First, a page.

“Sporder” is short for spontaneous order, a powerful idea in philosophy and science that demonstrates how complex systems order themselves from simple behavior. Sporders are found everywhere in our daily life, from the markets we buy and sell in, to the internet we use, to the flocks of birds we see in the sky, to the languages we speak, to the way we navigate crowds, down to the elementary particles that compose our world. We simply seek to point out these sporders and raise the public’s awareness to their beauty, their complexity, and their efficiency by analyzing where they emerge and how they function.
As a bunch of young economists, we are most interested in exploring and educating about the social sporders we encounter as members of society. Most significantly, the concept of spontaneous order demonstrates the robust ability for people to cooperate and solve the problems of collective action, to self-organize efficiently & morally, and without (or in spite of) the coercive authority of governments. Our emphasis on markets, decentralized institutions, and peaceful non-interference tends to align us with libertarianism and classical liberalism.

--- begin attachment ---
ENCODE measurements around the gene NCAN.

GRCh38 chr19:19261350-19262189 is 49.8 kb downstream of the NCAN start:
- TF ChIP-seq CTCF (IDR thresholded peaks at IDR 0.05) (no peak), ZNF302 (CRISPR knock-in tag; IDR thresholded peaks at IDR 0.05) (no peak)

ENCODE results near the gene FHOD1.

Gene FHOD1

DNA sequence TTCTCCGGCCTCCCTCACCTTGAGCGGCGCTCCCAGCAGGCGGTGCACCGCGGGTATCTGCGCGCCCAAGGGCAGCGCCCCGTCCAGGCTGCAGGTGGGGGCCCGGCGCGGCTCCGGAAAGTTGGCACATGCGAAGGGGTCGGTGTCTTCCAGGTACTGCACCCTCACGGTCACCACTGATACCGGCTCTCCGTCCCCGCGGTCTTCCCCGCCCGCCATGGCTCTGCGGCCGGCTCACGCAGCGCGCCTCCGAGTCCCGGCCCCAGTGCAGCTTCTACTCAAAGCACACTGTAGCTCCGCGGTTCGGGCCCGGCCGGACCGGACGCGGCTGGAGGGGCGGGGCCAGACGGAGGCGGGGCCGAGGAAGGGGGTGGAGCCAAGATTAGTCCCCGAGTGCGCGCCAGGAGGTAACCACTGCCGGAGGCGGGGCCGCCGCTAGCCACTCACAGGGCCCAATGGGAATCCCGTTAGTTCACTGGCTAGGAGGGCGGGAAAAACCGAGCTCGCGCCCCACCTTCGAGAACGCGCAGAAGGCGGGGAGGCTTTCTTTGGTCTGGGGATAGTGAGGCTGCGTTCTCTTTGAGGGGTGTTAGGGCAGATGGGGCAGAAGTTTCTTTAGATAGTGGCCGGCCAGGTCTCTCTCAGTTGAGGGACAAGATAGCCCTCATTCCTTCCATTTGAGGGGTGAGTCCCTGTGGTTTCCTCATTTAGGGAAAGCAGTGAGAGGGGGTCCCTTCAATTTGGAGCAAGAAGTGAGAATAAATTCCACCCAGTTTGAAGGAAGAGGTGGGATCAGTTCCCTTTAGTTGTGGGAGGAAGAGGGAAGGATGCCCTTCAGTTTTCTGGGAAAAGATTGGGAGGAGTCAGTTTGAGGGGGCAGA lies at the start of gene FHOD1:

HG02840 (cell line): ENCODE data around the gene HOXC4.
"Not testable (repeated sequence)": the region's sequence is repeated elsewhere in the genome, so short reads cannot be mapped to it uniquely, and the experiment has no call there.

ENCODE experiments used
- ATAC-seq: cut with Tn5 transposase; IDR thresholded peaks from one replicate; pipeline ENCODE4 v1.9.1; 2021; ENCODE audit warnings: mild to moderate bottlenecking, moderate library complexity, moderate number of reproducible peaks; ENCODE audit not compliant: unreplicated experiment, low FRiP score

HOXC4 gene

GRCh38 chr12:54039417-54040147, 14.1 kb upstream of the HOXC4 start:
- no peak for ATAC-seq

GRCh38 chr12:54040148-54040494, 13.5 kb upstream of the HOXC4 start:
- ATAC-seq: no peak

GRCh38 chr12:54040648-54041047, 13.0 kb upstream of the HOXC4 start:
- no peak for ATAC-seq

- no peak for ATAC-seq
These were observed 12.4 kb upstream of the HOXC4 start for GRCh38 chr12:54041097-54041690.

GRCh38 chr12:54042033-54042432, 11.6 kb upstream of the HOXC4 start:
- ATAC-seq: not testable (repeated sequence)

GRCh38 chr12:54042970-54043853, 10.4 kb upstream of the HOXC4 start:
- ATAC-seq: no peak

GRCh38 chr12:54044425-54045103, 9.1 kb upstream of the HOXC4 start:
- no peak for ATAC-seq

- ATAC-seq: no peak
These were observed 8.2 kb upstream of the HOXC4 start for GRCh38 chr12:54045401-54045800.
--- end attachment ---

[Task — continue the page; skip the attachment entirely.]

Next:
One of the most interesting areas of sporder research is in virtual sporders. These are interactive games where developers design an artificial world with rules that either model or modify those of the real world. Despite being centrally-designed, there is often a lot of complex behavior that emerges among players in these games, demonstrating the robustness and omnipresence of sporders. We hope to use gaming as a particularly powerful medium to demonstrate just how much our lives are ruled (and perhaps should be) by sporders. To that end, we are aiming to create our own set of crowd-sourced games to demonstrate this effect – at The Sporder Project.